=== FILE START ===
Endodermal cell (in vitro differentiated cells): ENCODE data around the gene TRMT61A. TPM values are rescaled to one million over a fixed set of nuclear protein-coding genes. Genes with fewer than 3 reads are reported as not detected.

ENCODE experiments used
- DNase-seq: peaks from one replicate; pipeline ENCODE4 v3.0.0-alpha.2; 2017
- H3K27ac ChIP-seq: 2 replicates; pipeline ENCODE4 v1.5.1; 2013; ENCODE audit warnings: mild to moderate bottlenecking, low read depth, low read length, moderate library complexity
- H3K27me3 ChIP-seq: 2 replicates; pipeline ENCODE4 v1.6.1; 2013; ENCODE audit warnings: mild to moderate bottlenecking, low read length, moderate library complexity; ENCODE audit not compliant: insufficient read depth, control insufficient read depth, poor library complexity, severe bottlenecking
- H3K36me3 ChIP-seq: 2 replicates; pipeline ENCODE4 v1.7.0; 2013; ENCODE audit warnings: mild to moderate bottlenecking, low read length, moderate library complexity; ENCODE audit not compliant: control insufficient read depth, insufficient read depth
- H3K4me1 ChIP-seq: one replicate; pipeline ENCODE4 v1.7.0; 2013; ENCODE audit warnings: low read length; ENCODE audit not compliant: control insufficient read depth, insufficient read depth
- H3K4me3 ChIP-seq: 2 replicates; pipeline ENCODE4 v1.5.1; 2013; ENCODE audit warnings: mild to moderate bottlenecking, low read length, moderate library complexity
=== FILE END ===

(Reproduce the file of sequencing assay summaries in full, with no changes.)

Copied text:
Endodermal cell (in vitro differentiated cells): ENCODE data around the gene TRMT61A. TPM values are rescaled to one million over a fixed set of nuclear protein-coding genes. Genes with fewer than 3 reads are reported as not detected.

ENCODE experiments used
- DNase-seq: peaks from one replicate; pipeline ENCODE4 v3.0.0-alpha.2; 2017
- H3K27ac ChIP-seq: 2 replicates; pipeline ENCODE4 v1.5.1; 2013; ENCODE audit warnings: mild to moderate bottlenecking, low read depth, low read length, moderate library complexity
- H3K27me3 ChIP-seq: 2 replicates; pipeline ENCODE4 v1.6.1; 2013; ENCODE audit warnings: mild to moderate bottlenecking, low read length, moderate library complexity; ENCODE audit not compliant: insufficient read depth, control insufficient read depth, poor library complexity, severe bottlenecking
- H3K36me3 ChIP-seq: 2 replicates; pipeline ENCODE4 v1.7.0; 2013; ENCODE audit warnings: mild to moderate bottlenecking, low read length, moderate library complexity; ENCODE audit not compliant: control insufficient read depth, insufficient read depth
- H3K4me1 ChIP-seq: one replicate; pipeline ENCODE4 v1.7.0; 2013; ENCODE audit warnings: low read length; ENCODE audit not compliant: control insufficient read depth, insufficient read depth
- H3K4me3 ChIP-seq: 2 replicates; pipeline ENCODE4 v1.5.1; 2013; ENCODE audit warnings: mild to moderate bottlenecking, low read length, moderate library complexity